New technology for hydrogen propulsion
Landshut University of Applied Sciences is researching innovative power electronics for vehicles with fuel cells – with the objective of improving weight, costs and efficiency.
What will the mobility of the future look like? This question is currently being asked by the world of science and our wider society alike. In this respect, vehicles which have fuel cells are also being discussed. These vehicles have an electric engine and generate the electrical energy required for the driving process from the combustion of hydrogen. The power electronics play a major role during this propulsion process: these are required to convert the electrical energy appropriately, for example, the direct current from the high-voltage electrical system of the vehicle into three-phase current for the electric engine. The current of the fuel cells can vary considerably according to the load. Hydrogen cars therefore require what is known as a DCDC converter, which adjusts the current for the high-voltage on-board network accordingly. The Dragan project at Landshut University of Applied Sciences is currently conducting research into a DCDC converter of this kind. Here, in contrast to previous models, gallium nitride transistors (more precisely GaN HEMTs) are being used, which allows the converter to be constructed on a particularly light and compact basis. The research team led by Prof. Dr. Alexander Kleimaier is also hoping to achieve advantages in terms of production costs and efficiency. Silver Atena is participating in the project as a business partner. The Bavarian Collaborative Research Programme for Innovative Propulsion Mobility (Bayerische Verbundforschungsprogramm Mobilität Innovative Antriebe) is supporting the project with total funding of 686,900 euros.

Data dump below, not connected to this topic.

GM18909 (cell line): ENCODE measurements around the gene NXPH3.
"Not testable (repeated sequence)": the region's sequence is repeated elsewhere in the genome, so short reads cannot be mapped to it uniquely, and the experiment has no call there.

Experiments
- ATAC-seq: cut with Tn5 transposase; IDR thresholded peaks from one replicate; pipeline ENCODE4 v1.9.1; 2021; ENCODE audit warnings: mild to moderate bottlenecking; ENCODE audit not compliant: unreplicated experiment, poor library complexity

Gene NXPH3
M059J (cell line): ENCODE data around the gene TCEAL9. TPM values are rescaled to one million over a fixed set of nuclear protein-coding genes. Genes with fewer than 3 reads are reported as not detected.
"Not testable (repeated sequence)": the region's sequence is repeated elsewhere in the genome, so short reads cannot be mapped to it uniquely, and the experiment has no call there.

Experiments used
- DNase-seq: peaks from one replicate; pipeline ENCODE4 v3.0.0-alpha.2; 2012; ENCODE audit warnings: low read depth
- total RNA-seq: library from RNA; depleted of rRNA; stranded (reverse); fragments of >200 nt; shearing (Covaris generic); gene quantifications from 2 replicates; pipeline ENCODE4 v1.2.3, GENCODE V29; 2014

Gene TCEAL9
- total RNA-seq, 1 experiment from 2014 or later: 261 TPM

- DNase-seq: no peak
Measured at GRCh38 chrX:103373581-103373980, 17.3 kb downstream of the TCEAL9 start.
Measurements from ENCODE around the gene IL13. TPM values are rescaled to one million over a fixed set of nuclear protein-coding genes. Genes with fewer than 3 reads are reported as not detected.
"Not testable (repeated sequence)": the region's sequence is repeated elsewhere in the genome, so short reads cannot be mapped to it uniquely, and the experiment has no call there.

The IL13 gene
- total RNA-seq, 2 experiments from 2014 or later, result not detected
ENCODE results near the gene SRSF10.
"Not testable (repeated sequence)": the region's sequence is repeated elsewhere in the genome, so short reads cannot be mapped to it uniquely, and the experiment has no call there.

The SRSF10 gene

Key technology for the energy transition
“Power electronics are indispensable for modern mobility,” emphasizes Kleimaier, “but this technology is usually completely overlooked in the public debate.” However, it is of essential importance for everything associated with the energy transition: for electric cars or railway locomotives, for energy storage systems and for solar and wind power plants. “We require power electronics to feed energy into the mains grid, to charge batteries and to drive an electric motor,” explains the Landshut-based Professor.
An upheaval in the sector
The power semiconductor industry is currently undergoing an upheaval. “In the USA in particular, several very innovative companies have recently emerged that are conducting intensive research into further developments in this area,” explains Kleimaier. In this context, power semiconductors which are not based on the traditional silicon but on silicon carbide or gallium nitride, are now gaining ground. These place significantly higher demands on the design technology for the power electronic circuits, however. After all, to be able to use the new power semiconductors, new, innovative assembly technologies are required – a major challenge for the new project.
Compact, light and efficient
“At our laboratory for power electronics at the Faculty of Electrical and Industrial Engineering, we are working on the realisation of a particularly low-inductance assembly technology which also generates as little interference as possible,” explains Kleimaier. This would enable the team to harness the excellent properties of the new semiconductors as far as possible, and to make the power electronics much more compact and efficient. “Space requirements and weight are always problematic in vehicles and therefore need to be optimised,” explains the researcher. The scientists are also hoping for advantages in terms of costs.
The mobility of the future?
It is not yet possible to say for certain whether cars with fuel cells will become established in the future. It will ultimately be necessary to weigh up and compare both the advantages and disadvantages. Fuel cells mean that hydrogen vehicles can be refuelled more quickly and have a greater range than the current electric vehicles with batteries. Moreover, as an energy carrier, hydrogen enables large amounts of energy to be stored. “On the other hand, there are also considerable losses due to the conversion of the energy,” explains Kleimaier. “After all, firstly, we have to generate the hydrogen with the use of regenerative energies, then compress or liquefy it using energy, and then convert it back into electrical energy using fuel cells.” It goes without saying that the scientists have a lot more work to do in the future. “And finally, the findings will also have to be implemented and applied if we want to improve our CO2 footprint,” says Kleimaier.